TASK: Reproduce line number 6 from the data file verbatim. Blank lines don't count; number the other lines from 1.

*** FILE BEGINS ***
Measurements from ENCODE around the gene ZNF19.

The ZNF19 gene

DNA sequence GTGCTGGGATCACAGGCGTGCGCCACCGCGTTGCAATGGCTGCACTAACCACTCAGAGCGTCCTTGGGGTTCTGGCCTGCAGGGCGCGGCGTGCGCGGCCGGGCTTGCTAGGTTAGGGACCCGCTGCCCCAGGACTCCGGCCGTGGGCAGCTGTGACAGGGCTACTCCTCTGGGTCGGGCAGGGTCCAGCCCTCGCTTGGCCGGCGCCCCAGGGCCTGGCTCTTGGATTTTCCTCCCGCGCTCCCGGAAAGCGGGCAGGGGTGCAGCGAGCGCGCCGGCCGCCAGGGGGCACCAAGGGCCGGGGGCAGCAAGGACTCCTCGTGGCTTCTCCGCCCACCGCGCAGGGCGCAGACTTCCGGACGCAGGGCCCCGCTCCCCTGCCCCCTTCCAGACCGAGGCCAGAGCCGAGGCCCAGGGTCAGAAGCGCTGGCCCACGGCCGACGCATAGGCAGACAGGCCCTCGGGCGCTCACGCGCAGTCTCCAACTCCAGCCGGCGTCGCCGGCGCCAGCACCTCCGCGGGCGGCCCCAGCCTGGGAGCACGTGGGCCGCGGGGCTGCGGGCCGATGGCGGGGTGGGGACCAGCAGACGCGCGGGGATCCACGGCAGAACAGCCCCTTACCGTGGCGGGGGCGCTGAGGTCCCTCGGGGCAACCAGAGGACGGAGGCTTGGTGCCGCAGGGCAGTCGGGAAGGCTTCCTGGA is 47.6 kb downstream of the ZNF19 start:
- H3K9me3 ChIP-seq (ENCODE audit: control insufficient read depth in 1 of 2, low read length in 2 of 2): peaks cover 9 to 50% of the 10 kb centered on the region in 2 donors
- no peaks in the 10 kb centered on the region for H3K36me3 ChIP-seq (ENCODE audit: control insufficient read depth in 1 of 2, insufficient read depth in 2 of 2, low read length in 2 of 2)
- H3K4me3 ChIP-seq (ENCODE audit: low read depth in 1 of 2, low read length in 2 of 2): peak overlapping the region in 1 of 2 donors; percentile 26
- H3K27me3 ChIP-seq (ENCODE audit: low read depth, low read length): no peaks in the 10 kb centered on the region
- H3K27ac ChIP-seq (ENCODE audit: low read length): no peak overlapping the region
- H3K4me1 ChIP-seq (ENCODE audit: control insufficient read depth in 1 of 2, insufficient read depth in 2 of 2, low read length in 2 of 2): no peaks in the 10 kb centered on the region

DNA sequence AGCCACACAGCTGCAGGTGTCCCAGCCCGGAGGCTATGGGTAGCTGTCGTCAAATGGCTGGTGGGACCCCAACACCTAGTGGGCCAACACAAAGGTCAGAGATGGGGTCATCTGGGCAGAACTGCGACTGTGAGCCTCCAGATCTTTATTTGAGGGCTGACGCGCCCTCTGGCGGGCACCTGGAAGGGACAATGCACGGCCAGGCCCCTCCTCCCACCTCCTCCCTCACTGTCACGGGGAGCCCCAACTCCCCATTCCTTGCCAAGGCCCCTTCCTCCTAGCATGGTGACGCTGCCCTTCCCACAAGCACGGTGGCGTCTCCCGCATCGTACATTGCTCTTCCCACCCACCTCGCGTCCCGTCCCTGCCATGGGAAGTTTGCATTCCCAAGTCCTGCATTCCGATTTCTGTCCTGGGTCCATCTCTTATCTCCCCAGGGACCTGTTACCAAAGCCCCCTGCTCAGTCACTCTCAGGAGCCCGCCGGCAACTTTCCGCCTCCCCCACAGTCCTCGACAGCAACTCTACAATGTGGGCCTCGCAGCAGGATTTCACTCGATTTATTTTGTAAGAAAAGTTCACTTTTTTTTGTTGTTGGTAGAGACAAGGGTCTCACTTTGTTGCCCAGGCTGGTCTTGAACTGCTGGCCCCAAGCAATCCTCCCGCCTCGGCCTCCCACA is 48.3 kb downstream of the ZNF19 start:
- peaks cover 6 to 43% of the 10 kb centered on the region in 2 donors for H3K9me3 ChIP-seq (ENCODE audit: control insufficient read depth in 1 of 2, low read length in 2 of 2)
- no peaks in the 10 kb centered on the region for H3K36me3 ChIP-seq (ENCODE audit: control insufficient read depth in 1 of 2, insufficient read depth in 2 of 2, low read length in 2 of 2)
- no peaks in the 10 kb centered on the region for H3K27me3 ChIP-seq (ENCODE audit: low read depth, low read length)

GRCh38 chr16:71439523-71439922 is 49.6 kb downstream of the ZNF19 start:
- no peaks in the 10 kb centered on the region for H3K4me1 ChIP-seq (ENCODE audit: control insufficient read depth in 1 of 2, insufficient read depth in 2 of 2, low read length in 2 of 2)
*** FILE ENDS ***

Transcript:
- H3K4me3 ChIP-seq (ENCODE audit: low read depth in 1 of 2, low read length in 2 of 2): peak overlapping the region in 1 of 2 donors; percentile 26